Originally published by European Literature Network on the 21 January
Reading this book is a powerful experience. For me it meant full immersion into a unique world, filled with vivid, or even lurid colours, and strong tastes and smells, both appealing and unpleasant. It is a world filled with emotion, positively bright and hopeful at one end of the spectrum, and angry, evil and brutal at the other. These dark images are often of the archetypal variety, fairy-tale-like in a Grimm sense of the word, with all the menacing intensity that comes with it. Indeed, Ulrike Almut Sandig establishes an intravenous feed, linking her poems to traditional folktales, but it’s like blood transfusion – she takes these texts and makes them very much her own, uses them for her own, very contemporary agenda. As another reviewer has pointed out, ‘Sandig’s simple, fanciful poems hide a darkly serious heart’. She uses fairy-tale- or even nursery-rhyme-derived patterns to deal with matters that are current and raw, from immigration to racism, to the right-wing disease eating away at politics, to ever-present surveillance.
good evening, Deutschland, turn the fog lights on
we’re after telling it like it is, being on cue:
those who want in must chomp their way through
a cake that’s not found anywhere in Grimm;
just say three times: milkandhoney, milkandhoney.
we’ve lost our way in your shopping malls
say it three times over: you’re not getting in,
you’re not getting in, you’re—
What I particularly like is UAS’s sense of humour, which often comes into play when you least expect it:
rock-a-bye little bird
everything is good
rock-a-bye little mouse
kiss away the blood
rock-a-bye dear old horse
he doesn’t have a mane
and rock-a-bye-bye little hen
nothing will be good again
I also enjoyed the UAS’s playful approach to the variety of forms the poetry takes on the page, from blocks of text to various concrete poetry solutions. Sometimes separate pieces are in conversation with each other. UAS also doesn’t capitalise, and the titles of some poems are placed deep within them and only recognisable thanks to being in bold font.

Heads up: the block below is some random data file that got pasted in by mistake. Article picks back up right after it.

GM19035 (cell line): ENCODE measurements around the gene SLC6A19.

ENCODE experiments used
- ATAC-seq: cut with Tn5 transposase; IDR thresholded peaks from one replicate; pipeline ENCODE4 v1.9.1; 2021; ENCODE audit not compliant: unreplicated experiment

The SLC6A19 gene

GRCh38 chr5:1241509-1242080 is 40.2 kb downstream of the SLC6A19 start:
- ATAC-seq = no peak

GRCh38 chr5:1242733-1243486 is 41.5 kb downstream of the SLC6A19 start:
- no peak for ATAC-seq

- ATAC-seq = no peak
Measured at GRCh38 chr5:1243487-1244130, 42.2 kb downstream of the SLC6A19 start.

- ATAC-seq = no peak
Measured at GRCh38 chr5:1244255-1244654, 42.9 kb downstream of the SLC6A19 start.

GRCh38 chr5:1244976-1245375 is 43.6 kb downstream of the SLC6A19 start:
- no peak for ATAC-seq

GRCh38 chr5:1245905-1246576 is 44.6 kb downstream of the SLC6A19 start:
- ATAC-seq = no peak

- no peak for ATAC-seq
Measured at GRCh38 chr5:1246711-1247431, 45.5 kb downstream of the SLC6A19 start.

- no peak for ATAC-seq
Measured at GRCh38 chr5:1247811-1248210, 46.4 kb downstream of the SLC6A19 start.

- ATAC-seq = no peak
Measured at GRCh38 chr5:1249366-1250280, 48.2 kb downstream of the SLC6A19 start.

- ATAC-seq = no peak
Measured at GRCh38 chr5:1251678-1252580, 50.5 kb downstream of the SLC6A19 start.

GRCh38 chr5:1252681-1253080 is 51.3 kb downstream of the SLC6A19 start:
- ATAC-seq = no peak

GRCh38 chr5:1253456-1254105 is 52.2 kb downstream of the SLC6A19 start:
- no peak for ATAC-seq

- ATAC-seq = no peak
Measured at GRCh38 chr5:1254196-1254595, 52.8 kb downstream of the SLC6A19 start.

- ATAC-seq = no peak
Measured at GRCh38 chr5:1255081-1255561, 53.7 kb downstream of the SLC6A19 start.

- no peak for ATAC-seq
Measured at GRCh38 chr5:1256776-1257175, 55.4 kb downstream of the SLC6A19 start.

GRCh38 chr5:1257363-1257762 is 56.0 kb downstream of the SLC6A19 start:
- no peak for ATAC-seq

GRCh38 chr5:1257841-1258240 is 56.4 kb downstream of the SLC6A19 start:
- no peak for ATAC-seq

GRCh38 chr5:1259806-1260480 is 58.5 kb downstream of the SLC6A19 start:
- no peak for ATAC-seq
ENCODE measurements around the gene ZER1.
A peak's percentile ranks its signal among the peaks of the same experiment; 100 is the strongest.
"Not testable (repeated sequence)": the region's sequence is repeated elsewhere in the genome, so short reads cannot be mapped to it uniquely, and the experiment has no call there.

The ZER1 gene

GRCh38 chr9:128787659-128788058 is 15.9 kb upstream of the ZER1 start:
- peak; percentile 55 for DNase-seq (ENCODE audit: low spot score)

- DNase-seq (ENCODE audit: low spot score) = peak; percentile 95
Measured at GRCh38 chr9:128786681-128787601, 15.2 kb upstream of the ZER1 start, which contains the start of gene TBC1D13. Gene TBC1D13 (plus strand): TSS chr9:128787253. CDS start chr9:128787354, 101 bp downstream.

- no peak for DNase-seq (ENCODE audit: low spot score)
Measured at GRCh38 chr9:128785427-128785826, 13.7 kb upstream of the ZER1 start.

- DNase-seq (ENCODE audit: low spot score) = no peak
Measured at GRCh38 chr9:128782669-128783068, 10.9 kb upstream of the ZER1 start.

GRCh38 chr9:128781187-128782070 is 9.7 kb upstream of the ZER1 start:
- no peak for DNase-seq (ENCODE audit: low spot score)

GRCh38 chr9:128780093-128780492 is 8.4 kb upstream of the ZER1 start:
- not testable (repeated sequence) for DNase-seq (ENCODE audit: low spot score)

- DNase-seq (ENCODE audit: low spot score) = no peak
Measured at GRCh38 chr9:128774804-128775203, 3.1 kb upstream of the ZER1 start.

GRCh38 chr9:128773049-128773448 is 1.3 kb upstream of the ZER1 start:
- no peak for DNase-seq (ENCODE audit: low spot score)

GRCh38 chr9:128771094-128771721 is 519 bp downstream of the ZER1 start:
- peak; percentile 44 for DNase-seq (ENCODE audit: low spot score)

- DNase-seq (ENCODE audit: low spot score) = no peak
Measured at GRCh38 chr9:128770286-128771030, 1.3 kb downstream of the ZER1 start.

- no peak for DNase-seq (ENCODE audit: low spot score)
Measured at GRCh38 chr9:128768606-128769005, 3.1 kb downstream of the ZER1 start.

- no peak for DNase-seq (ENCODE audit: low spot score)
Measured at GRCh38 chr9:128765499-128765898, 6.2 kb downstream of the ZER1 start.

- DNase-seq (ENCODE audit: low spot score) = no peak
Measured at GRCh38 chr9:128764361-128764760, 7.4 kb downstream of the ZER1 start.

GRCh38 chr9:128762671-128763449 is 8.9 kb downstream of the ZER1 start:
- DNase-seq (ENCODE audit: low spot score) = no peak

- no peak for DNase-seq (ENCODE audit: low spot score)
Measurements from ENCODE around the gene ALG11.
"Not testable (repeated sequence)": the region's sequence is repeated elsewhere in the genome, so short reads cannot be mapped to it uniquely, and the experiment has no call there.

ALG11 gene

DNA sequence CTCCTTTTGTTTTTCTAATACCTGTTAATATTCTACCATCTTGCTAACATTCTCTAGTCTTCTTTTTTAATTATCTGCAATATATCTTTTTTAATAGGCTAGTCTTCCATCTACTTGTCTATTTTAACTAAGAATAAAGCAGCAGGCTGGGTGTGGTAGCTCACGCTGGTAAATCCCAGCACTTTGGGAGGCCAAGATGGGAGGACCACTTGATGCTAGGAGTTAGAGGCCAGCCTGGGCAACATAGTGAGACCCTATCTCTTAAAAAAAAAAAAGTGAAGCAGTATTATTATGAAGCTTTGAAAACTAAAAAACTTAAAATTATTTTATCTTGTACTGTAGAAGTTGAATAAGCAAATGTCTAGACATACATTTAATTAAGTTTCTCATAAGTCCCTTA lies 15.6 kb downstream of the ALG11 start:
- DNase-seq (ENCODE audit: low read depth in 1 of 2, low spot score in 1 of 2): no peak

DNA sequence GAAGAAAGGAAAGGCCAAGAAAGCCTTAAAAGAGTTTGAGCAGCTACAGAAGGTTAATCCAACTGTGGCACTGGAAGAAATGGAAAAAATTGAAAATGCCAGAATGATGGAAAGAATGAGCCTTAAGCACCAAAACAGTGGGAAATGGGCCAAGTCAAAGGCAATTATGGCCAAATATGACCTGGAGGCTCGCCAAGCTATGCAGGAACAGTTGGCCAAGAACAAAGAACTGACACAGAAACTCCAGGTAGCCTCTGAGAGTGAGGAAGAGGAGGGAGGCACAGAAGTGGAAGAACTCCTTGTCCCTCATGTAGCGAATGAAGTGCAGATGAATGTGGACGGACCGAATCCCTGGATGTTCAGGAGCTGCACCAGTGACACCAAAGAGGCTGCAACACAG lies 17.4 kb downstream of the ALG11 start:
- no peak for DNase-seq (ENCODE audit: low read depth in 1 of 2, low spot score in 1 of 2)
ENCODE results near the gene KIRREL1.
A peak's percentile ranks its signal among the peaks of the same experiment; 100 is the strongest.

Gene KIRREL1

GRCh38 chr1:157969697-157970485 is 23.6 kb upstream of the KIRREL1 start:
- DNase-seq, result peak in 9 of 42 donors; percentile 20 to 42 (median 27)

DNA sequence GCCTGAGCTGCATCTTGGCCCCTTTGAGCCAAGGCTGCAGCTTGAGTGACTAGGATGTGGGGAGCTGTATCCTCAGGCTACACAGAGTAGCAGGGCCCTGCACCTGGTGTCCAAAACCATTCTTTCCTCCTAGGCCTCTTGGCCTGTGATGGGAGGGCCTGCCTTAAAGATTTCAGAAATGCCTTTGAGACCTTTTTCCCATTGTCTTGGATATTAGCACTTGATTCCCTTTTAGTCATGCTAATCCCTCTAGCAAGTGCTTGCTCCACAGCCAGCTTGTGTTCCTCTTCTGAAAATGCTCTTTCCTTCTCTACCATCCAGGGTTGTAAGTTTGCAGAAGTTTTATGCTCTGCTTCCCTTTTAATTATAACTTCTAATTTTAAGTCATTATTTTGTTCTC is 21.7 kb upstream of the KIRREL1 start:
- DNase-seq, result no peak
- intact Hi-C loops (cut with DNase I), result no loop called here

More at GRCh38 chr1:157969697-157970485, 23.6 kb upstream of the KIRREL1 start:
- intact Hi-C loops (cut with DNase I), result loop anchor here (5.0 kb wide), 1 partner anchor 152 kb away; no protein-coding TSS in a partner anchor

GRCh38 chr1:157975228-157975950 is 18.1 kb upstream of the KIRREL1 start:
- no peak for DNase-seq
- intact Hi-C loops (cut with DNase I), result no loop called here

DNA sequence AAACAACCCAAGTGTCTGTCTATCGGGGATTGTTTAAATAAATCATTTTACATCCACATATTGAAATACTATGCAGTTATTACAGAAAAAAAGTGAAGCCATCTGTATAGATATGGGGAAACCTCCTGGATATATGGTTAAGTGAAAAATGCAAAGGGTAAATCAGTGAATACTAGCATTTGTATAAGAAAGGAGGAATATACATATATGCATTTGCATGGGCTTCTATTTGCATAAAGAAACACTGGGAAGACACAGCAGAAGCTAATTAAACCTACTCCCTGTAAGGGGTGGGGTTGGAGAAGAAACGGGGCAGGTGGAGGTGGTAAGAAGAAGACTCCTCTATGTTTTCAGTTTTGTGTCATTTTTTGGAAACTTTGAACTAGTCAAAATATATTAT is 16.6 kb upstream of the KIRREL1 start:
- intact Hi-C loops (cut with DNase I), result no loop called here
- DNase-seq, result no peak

I deeply admire the truly masterful job of the translator, Karen Leeder. Despite not being able to compare those poems to their German originals (and even if this were a bilingual edition, my German would most likely not stretch far enough to go into detailed comparisons), I could appreciate the nimble skill with which she has brought these poems into English; the task is seemingly effortless, but in fact is nothing but. To make it an even harder translation job, UAS has a wonderful ear for rhythm, rhyme (these are often hidden within the lines of poetry and not falling at the end of them) and alliteration:
it’s hard to see I’m an odd bird at all
when I sit in the fern tree
and double-clink, double-
click and creak
and grind with my beak.
This is Ulrike Almut Sandig’s second collection in English, and also the second in Karen Leeder’s translation. To this particular reader it seems like UAS and her translator are a real dream team, so here’s hoping for more from them in the future. My sense is that there was a great enjoyment both in the writing and the translating, and that is always a rather good sign.
Reviewed by Anna Blasiak
I AM A FIELD FULL OF RAPESEED, GIVE COVER TO DEER AND SHINE LIKE THIRTEEN OIL PAINTINGS LAID ONE ON TOP OF THE OTHER
Written by Ulrike Almut Sandig
Translated by Karen Leeder
Published by Seagull Books (2020)
Anna Blasiak is a writer, poet and translator. She has translated over 40 books from English into Polish and, mainly as Anna Hyde, Polish into English. She is a co-translator (with Marta Dziurosz) of Renia’s Diary by Renia Spiegel. Her bilingual poetry book, Café by Wren’s St James-in-the-Fields, Lunchtime, is out from Holland House Books. Lili. Lili Stern-Pohlmann in conversation with Anna Blasiak is out this week. annablasiak.com.